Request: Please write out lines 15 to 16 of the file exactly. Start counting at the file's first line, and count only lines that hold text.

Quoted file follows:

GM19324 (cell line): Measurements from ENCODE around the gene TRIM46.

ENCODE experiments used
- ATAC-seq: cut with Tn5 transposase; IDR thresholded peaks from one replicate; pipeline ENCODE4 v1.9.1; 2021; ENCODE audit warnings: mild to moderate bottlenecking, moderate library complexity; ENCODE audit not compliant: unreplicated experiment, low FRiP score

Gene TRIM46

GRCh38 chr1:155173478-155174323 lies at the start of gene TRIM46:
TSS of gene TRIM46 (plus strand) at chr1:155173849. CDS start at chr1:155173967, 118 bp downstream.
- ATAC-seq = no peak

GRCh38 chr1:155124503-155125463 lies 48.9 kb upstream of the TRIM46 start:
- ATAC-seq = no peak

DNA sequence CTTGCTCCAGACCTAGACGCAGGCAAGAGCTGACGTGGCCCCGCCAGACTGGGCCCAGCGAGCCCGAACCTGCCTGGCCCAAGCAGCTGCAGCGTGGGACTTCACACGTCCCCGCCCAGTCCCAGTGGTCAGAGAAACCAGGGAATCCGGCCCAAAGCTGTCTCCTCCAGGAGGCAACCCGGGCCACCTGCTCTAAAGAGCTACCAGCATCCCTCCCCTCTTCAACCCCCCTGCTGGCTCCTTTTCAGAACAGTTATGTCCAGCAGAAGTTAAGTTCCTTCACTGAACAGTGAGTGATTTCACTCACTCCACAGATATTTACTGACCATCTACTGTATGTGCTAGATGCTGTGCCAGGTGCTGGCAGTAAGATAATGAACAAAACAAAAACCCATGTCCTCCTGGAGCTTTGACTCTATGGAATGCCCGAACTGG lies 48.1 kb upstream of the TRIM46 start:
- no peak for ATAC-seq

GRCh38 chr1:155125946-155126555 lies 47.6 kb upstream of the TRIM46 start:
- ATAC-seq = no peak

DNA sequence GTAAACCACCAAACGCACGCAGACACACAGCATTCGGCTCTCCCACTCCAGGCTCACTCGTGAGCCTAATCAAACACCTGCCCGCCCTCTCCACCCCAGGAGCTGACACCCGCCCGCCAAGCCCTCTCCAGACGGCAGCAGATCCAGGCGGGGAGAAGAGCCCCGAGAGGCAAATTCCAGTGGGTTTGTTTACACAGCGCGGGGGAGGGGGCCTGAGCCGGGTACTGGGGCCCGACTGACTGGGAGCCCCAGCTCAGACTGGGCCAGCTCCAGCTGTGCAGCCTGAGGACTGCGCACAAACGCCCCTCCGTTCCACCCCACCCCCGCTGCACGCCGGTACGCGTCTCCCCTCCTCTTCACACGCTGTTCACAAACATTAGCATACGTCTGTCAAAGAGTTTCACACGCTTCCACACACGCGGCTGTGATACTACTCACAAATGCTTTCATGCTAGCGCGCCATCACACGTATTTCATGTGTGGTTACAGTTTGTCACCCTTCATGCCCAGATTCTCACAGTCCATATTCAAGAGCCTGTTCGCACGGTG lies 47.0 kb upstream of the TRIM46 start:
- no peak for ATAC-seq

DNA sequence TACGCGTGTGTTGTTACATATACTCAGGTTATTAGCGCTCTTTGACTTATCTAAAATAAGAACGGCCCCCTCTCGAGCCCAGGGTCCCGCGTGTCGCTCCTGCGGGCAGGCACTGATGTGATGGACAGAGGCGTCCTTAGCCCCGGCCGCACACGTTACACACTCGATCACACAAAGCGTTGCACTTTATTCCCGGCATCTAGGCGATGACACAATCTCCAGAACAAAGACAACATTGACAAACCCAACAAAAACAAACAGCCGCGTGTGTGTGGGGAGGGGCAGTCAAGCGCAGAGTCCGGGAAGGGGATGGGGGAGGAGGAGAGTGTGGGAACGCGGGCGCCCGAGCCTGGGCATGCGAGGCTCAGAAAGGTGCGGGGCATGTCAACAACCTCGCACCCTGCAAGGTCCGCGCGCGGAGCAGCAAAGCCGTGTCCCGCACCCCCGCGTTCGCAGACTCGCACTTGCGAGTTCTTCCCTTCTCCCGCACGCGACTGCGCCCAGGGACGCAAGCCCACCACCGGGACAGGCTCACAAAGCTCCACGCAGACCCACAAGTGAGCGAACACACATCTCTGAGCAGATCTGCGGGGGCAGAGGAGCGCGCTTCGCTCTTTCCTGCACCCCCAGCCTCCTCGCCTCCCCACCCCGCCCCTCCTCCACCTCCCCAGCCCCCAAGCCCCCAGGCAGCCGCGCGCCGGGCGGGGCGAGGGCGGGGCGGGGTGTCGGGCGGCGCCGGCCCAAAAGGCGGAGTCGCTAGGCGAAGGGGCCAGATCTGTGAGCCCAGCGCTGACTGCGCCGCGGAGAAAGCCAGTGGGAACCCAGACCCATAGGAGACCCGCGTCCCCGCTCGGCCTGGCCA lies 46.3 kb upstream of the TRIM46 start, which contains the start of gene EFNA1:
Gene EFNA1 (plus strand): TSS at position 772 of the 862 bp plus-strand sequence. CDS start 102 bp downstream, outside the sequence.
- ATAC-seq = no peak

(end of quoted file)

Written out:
- no peak for ATAC-seq

DNA sequence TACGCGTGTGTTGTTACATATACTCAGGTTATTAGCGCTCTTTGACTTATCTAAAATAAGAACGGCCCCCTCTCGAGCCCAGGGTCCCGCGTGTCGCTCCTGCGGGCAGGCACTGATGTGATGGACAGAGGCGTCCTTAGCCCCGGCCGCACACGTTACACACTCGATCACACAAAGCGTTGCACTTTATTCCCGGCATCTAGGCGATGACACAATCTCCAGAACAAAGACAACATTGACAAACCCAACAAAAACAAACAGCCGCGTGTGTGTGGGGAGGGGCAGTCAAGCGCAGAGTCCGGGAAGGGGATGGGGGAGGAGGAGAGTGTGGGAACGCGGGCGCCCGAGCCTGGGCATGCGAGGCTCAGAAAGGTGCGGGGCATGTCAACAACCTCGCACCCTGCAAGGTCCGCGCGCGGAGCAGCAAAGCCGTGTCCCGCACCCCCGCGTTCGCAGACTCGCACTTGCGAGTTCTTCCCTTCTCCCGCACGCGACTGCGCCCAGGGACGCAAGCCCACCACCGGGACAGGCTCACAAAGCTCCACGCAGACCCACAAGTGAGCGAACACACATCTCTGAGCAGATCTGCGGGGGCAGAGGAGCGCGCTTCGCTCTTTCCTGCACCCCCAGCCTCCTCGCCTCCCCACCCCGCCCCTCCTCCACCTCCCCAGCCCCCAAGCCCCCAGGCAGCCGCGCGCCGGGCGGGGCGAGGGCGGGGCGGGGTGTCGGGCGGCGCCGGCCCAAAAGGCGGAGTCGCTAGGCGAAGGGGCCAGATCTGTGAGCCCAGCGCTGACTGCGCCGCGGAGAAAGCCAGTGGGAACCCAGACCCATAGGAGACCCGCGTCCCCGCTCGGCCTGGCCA lies 46.3 kb upstream of the TRIM46 start, which contains the start of gene EFNA1: